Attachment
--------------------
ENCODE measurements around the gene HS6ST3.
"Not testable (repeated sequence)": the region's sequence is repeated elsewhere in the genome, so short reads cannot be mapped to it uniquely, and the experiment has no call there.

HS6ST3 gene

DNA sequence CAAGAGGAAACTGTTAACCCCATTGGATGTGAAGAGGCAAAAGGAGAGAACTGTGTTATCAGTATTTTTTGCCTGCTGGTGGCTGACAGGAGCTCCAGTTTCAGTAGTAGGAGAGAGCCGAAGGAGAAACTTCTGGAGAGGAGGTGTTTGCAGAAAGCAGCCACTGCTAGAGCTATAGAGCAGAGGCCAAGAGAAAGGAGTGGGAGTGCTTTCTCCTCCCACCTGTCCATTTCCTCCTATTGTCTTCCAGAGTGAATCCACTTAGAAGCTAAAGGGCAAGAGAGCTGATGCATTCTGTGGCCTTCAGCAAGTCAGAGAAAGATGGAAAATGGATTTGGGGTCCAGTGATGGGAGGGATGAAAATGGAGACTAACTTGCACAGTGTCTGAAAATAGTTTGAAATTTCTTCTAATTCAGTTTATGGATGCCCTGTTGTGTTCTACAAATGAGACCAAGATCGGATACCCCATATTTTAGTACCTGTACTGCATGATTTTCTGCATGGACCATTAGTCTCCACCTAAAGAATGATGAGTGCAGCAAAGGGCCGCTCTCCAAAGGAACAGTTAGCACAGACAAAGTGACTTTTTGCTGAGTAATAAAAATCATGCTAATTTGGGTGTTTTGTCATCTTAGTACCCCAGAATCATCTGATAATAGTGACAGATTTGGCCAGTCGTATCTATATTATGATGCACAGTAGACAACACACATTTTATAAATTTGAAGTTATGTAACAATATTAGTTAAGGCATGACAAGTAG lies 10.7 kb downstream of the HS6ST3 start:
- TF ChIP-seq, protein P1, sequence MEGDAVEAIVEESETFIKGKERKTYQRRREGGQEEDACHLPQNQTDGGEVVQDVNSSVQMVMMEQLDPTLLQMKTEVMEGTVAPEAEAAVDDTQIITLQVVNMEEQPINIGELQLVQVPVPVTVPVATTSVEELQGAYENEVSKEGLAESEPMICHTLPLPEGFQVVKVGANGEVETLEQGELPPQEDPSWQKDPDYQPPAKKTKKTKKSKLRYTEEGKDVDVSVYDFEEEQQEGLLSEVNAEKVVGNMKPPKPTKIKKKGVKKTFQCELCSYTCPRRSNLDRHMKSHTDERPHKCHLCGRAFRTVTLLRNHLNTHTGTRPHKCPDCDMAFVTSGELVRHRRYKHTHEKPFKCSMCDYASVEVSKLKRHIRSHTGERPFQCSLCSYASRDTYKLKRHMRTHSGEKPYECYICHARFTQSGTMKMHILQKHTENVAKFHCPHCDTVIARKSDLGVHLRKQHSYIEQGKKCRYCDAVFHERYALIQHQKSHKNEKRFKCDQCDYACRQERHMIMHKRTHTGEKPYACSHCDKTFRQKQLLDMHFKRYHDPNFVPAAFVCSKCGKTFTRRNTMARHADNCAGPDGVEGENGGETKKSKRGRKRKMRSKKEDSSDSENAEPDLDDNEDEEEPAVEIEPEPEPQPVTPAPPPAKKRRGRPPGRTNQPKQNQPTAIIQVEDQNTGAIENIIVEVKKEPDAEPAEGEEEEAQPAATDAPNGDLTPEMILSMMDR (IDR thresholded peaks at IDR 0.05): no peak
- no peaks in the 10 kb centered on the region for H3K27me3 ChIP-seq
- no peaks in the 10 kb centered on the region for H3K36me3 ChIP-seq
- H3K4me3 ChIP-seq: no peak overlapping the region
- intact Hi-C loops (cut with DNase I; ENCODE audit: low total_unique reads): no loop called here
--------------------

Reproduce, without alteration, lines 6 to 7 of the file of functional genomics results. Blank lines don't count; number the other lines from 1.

- no peaks in the 10 kb centered on the region for H3K27me3 ChIP-seq
- no peaks in the 10 kb centered on the region for H3K36me3 ChIP-seq